I decide to call on my Velocity card once again and spend my pre-flight time in Singapore Airlines’ lounge. There’s a reasonable spread of hot food for breakfast – and just what I’m looking for: barista-made coffee.

That said, it’s a shame that Velocity Platinum members can’t access Singapore Airlines’ First Class Lounge in Sydney to mirror the competition. After all, Qantas Platinum members flying Sydney-Los Angeles on Qantas or American Airlines can access the airport’s salubrious Qantas International First Lounge. With Velocity on United, the lounge for Platinum is no better than it is for Gold. Yet compared to Velocity Gold, Velocity Platinum requires twice as much flying to reach and retain…

United Boeing 787 Economy seating

Aboard United’s Boeing 787s, Economy comes in a standard 3-3-3 layout. On United, there are three different seating experiences in Economy – although the inflight service is the same regardless of your Economy seat number.

Economy Plus is United’s name for extra legroom – and not where I’m sitting today. Then, there are ‘preferred’ seats in addition to standard Economy seats. There’s absolutely no difference between preferred and standard, except for location. But because ‘preferred’ seats attract an extra charge until the very last moment, the chances are high that most people will choose a seat much earlier and stick to it. Translation: here, you have a better shot at having nobody beside you.

I do that last-minute swap to 45F in a ‘preferred’ zone. It’s an aisle seat in the centre group where I’ll spend the 13.5-hour journey. In terms of design, the seat is relatively standard for long-haul Economy. We’re talking a standard fold-down tray table, adjustable headrest and a seatback TV.

For a little added comfort, and in a pleasing move for Economy, United provides a neck pillow at every seat. You can keep your gadgets recharged via a USB-A port just below your personal TV.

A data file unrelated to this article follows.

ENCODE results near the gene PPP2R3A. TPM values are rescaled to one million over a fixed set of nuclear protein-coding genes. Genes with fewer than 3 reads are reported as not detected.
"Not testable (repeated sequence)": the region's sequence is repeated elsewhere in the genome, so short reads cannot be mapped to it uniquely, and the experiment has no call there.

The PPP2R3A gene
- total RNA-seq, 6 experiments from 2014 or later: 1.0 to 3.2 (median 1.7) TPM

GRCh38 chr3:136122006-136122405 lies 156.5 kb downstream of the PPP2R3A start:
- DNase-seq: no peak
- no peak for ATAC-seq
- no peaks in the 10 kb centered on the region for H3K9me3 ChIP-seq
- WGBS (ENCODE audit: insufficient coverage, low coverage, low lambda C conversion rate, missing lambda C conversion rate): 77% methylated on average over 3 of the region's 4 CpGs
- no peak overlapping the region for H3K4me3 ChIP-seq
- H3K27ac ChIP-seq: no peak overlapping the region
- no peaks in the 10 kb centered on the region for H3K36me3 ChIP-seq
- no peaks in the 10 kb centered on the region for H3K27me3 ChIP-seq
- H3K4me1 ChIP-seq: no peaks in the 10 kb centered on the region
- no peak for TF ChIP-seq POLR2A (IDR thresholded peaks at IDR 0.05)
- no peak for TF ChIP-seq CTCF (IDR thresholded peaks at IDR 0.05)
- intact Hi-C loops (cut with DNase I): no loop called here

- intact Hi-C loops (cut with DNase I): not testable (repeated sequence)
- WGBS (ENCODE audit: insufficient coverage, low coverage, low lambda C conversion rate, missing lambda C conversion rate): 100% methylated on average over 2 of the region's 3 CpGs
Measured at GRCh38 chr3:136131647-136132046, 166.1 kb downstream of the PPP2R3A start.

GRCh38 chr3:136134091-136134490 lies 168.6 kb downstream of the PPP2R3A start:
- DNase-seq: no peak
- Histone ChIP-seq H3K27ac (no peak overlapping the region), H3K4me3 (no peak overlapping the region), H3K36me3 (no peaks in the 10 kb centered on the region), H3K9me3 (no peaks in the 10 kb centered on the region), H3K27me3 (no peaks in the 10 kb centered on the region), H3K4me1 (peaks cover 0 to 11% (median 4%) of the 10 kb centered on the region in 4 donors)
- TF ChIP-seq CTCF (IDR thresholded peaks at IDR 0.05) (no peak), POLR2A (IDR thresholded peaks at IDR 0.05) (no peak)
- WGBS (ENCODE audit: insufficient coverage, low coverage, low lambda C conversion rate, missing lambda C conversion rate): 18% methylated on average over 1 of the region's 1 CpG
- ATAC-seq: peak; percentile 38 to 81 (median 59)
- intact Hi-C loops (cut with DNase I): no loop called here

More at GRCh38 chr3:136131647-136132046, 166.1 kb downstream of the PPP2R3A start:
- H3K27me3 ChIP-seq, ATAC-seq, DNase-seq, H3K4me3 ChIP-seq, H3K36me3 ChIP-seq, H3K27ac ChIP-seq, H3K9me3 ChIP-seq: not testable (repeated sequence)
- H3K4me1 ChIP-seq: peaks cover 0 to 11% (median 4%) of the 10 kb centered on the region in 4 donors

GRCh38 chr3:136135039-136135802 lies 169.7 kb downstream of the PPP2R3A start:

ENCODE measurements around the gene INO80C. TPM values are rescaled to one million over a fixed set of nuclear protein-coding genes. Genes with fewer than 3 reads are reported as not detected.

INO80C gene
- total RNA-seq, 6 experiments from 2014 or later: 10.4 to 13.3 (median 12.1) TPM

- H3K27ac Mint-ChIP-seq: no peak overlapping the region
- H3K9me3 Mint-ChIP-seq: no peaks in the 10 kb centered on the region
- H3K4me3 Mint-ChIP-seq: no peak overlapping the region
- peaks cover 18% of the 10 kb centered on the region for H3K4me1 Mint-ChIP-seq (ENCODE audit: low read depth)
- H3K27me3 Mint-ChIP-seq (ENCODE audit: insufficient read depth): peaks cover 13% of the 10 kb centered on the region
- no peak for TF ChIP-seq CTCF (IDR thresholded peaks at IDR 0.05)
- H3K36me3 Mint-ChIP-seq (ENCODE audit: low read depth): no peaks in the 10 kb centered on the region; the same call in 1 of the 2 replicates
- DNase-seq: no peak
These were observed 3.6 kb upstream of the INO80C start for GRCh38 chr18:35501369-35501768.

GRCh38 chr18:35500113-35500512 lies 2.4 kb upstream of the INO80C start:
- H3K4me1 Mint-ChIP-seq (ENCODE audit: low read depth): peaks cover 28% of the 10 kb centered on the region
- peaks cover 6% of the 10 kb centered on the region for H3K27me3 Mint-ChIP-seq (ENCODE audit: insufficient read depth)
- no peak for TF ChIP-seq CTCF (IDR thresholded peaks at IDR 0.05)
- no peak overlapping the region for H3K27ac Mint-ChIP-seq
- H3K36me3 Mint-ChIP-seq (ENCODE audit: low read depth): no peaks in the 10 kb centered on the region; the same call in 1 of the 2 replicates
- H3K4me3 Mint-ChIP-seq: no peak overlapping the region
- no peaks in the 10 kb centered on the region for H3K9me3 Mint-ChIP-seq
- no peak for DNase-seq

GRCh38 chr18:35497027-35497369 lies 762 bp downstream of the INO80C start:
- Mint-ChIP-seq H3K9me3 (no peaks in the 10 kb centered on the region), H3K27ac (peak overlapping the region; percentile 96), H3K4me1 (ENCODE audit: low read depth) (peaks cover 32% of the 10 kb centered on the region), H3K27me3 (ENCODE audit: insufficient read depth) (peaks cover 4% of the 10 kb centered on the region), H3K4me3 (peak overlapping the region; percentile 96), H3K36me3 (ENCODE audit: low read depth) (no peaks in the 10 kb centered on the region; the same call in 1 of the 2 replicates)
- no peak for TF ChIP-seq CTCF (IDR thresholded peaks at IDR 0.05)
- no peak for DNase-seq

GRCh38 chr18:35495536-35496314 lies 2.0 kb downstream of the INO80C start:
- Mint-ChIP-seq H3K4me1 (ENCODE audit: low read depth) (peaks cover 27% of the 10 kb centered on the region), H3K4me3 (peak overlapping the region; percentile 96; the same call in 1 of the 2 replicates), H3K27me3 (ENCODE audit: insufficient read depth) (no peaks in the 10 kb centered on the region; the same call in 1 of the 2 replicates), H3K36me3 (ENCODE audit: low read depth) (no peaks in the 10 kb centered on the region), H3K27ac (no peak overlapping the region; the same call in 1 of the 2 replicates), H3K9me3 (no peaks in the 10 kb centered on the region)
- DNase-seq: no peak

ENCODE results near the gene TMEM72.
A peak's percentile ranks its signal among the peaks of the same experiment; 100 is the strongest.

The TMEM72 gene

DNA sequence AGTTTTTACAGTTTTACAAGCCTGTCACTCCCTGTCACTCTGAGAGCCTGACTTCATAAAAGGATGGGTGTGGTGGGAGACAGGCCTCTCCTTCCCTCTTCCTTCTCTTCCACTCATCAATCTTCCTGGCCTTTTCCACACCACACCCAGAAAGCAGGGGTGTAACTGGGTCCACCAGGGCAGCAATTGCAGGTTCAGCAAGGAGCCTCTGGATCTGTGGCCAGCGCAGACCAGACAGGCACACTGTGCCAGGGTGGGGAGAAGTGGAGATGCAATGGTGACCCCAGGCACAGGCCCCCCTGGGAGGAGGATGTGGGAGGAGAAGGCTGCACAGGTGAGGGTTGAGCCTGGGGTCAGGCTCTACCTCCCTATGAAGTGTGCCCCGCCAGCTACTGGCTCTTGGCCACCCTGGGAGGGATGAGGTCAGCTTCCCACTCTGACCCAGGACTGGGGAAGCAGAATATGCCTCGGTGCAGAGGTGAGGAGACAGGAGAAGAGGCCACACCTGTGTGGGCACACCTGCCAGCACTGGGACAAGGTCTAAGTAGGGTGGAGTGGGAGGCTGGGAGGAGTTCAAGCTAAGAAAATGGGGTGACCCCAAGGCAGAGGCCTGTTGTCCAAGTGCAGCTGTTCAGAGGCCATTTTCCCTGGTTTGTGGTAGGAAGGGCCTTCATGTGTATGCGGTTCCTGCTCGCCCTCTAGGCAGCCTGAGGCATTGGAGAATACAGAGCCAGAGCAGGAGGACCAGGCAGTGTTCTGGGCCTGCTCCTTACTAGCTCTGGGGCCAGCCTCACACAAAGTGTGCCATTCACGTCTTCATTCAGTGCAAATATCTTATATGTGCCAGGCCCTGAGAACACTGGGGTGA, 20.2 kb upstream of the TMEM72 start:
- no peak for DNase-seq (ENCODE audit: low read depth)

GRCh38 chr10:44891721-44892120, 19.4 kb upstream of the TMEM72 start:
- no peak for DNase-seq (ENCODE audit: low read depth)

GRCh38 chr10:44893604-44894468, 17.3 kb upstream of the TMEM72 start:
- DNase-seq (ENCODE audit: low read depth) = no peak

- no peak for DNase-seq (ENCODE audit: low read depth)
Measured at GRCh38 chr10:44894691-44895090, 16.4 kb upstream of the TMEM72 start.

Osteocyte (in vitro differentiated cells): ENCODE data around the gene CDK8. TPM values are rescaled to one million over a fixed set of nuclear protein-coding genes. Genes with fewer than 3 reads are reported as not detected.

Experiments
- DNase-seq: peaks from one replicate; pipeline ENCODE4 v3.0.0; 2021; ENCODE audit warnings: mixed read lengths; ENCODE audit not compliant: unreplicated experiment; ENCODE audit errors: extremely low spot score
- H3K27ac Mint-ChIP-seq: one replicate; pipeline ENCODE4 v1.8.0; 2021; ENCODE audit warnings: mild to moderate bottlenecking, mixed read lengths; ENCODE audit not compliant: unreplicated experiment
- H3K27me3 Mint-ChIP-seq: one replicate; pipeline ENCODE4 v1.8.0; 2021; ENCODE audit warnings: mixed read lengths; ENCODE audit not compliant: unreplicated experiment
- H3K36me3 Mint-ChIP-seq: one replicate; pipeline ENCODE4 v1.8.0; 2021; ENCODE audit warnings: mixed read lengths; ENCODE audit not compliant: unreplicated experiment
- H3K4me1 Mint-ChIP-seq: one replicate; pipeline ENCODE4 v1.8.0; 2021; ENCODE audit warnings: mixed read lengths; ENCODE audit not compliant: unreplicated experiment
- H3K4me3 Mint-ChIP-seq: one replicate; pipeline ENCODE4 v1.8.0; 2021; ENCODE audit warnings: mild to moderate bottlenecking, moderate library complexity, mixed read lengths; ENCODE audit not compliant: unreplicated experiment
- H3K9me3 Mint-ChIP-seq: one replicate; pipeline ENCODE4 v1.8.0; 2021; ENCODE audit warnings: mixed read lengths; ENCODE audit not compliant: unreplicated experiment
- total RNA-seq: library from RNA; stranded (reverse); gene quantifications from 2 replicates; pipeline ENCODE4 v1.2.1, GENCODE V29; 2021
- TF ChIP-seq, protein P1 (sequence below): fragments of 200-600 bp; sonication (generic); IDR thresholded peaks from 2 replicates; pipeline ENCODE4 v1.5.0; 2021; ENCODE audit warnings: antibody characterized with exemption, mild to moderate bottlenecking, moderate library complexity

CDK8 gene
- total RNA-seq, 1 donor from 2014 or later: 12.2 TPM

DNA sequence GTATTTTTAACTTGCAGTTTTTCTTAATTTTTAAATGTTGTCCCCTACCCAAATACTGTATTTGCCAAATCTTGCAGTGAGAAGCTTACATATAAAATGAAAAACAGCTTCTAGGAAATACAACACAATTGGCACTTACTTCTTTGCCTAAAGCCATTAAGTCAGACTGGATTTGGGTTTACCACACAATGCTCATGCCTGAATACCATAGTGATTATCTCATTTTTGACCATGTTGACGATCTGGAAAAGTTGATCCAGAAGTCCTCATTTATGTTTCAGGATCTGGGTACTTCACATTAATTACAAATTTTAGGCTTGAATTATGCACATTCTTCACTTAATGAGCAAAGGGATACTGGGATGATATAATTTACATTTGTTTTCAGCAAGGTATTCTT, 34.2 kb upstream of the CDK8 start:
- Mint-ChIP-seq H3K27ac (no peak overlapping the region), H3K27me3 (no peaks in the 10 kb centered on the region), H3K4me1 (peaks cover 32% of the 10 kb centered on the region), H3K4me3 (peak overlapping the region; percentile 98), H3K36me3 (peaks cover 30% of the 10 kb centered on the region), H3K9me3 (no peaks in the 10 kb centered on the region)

For AC power, United provides two outlets between every three seats. But the location of these makes the middle seat even less desirable. Rather than being directly between the chairs, these outlets are both positioned under the middle seat. In fact, right where the middle passenger’s legs would be.

Out of curiosity, I move myself to the middle and plug in. I find that every 30 minutes or so, my legs accidentally bump the charging port and dislodge the charger. It’s not a great design or location for a shared amenity like this.

Power outlets aside, on the broader comfort factor, the seat ticks the boxes. But when it comes down to sleep, it’s always a combination of the seat and your fellow passengers that determine your level of success. On this flight, it isn’t to be.

Even with three seats to sleep across, I manage barely an hour of rest. I can’t say that having children constantly running up and down the aisle screaming at the top of their lungs is particularly helpful here. Or the fact that one family migrates to the vacant extra legroom row in front, in the middle of the night, to turn on all the reading lights and host story time for their kids.